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AbstractThis research aims to give a greater understanding of the impact my teaching role has on my creative practice as a self-portrait photographer. This aim has been researched and explored using self-portrait photography and personal experiences in and outside of the classroom. Using the street photographer Vivian Maier as inspiration, I have reflected on how using the techniques of another practitioner could influence my practice and teaching. Pursuant to this, I have produced a portfolio of Street and Home Life selfportraits. With the application of auto-ethnographic research methods and a/r/tography approaches, I explored the tensions and parallels within my creative practice and my role as a researcher and teacher. As a photographer, researcher and teacher, I have found that each of these roles and identities are intertwined and interlinked such that it is impossible to separate them. I found that my creativity does not generally follow a journey from initial starting point to final piece and taking photographs in the style of another photographer limited the generation of my own ideas. Therefore, as a result of my research, I propose that there are two types of art, school art and creative practitioner art. The former follows a set of rules and criteria and is primarily assessed on the merit of the pupil’s skill level by the schools’ examination board. The latter can be organic and sometimes stilted in its creation, but judged by either art critics or purchasers of the art practice.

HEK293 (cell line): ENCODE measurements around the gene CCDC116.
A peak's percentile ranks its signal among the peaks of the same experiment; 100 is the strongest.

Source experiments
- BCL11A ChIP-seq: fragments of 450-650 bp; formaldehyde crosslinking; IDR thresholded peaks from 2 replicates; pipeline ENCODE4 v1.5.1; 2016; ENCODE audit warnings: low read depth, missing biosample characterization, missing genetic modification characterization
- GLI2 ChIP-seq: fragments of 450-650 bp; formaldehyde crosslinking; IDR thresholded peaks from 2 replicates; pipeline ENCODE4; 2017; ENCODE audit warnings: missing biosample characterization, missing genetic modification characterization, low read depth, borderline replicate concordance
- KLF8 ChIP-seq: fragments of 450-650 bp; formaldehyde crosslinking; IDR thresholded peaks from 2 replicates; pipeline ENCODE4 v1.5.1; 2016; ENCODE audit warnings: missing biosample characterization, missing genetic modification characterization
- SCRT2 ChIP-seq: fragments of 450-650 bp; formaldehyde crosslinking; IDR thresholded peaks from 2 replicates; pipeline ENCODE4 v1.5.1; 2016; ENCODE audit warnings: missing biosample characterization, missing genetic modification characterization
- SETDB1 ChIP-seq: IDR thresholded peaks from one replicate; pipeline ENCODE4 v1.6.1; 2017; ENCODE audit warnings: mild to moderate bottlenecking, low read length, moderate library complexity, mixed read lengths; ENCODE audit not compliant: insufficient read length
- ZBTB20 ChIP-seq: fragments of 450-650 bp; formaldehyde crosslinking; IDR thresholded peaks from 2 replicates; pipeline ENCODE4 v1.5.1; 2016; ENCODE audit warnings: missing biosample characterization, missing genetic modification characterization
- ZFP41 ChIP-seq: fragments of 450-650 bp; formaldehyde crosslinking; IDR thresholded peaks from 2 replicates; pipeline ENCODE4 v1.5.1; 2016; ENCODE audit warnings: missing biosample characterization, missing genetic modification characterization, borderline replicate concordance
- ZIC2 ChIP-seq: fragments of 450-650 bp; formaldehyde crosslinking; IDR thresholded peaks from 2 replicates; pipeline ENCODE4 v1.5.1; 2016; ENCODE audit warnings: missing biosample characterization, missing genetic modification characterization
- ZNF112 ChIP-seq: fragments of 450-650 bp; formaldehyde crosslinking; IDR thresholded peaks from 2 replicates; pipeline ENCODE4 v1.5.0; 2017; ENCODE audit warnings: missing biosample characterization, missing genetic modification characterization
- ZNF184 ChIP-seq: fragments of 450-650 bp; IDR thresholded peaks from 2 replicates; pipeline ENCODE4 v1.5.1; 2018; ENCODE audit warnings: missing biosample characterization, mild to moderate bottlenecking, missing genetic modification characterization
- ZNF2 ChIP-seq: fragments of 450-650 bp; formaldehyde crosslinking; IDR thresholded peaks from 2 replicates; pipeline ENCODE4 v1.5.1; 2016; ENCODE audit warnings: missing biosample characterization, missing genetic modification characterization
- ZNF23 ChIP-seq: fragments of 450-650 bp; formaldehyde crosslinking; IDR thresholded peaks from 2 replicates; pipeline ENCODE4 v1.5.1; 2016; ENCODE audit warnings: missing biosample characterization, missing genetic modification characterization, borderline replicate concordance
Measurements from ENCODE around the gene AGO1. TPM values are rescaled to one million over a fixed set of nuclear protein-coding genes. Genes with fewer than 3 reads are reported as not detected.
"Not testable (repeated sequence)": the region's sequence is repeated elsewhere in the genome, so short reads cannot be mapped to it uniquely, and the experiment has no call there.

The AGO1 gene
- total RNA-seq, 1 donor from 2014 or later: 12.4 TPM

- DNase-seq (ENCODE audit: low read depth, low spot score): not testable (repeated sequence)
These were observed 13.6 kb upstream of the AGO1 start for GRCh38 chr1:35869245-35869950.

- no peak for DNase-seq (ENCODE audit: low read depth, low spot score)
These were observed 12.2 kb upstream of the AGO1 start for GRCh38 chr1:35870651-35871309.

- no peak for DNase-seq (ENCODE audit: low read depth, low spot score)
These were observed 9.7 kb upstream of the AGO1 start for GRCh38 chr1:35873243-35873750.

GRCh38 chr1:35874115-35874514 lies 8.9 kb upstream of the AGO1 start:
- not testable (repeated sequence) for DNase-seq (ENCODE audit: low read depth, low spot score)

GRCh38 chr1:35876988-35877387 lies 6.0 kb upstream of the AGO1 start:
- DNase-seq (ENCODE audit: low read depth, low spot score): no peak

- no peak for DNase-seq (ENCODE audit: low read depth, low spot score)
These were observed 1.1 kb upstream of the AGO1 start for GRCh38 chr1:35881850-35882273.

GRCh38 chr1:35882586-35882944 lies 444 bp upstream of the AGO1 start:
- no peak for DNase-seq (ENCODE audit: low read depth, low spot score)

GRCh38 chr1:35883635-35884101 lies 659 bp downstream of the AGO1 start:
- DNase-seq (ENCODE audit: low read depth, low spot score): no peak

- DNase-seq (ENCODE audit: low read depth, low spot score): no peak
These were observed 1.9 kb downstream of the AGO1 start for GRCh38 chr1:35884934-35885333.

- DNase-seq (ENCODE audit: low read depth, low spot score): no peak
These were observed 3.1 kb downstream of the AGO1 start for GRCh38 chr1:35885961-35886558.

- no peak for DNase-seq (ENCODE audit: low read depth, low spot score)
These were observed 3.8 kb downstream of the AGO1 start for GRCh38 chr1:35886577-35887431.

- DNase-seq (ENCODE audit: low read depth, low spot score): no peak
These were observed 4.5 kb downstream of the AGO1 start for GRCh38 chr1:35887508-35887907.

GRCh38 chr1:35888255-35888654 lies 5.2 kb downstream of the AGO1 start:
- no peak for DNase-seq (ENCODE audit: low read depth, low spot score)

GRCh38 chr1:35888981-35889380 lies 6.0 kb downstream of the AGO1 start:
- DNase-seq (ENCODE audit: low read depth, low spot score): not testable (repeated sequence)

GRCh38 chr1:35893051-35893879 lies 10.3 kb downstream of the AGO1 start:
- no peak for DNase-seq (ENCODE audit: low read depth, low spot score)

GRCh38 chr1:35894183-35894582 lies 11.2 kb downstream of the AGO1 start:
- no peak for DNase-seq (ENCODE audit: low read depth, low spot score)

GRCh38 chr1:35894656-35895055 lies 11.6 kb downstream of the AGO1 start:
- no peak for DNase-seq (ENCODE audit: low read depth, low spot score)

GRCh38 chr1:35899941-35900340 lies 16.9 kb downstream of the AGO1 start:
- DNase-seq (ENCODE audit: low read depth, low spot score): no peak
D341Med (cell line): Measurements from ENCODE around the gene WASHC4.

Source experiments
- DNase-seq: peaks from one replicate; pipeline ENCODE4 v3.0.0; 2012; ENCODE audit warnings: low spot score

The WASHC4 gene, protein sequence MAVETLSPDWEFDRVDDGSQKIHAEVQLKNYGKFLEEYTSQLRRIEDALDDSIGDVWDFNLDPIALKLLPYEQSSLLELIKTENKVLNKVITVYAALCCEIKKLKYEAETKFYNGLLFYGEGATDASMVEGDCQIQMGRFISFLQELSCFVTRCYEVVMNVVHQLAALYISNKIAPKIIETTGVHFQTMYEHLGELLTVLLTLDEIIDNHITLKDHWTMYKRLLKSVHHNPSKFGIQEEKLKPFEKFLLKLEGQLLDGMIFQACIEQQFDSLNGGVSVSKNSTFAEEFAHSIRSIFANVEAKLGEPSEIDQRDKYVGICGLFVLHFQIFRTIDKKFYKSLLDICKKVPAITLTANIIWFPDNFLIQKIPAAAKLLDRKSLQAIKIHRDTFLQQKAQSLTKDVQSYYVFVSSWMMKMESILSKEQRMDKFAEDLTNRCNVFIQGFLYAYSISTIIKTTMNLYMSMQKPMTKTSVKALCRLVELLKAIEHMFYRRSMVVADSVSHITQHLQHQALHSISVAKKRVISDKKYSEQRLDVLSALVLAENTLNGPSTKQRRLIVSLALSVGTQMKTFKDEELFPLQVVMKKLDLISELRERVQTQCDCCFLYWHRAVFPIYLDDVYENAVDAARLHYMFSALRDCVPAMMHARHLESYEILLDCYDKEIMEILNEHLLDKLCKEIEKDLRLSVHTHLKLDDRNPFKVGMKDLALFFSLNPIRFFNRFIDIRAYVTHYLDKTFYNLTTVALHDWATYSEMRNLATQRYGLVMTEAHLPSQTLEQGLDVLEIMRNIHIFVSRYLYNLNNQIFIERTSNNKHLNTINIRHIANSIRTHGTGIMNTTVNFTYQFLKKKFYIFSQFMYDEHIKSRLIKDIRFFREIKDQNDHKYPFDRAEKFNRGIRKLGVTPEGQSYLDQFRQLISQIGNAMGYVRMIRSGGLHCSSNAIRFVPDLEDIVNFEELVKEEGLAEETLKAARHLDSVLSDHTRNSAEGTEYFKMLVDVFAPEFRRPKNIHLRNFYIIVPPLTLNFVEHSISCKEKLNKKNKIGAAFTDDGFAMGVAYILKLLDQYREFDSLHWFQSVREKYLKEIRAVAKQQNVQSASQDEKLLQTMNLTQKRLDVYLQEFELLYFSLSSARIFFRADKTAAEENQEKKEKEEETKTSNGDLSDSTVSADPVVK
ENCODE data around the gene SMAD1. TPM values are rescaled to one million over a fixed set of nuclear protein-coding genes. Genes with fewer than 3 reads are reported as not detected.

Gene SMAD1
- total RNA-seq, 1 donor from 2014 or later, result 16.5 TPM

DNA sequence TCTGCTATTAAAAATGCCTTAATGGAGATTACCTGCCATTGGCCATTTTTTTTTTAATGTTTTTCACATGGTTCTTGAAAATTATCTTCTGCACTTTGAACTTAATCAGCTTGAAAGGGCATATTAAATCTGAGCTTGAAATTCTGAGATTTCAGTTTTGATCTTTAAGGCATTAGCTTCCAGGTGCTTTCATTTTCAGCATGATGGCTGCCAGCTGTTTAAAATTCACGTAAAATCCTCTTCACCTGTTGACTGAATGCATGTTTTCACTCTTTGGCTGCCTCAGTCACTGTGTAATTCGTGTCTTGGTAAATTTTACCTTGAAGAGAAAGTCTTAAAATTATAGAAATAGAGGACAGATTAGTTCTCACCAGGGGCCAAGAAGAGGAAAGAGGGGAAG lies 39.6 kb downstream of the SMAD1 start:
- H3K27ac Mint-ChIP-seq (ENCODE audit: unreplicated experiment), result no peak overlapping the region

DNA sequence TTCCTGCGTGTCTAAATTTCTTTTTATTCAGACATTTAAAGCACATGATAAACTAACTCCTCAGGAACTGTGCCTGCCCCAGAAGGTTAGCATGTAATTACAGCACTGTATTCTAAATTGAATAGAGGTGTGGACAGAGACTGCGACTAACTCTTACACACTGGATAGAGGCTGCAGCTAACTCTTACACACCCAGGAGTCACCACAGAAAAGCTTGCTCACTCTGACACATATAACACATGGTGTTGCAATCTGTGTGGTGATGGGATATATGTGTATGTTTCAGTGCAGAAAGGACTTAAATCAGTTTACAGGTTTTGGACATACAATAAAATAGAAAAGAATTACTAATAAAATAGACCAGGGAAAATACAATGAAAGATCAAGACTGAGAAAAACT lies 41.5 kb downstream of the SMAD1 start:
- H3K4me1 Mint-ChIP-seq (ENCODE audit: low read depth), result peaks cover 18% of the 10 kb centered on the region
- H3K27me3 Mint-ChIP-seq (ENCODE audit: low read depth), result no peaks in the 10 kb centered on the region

CitationLloyd-Johnson, J. (2018). The Out-of-School Creative Practice of an Art Teacher (Doctoral dissertation). University of Chester, United Kingdom.
PublisherUniversity of Chester
TypeThesis or dissertation
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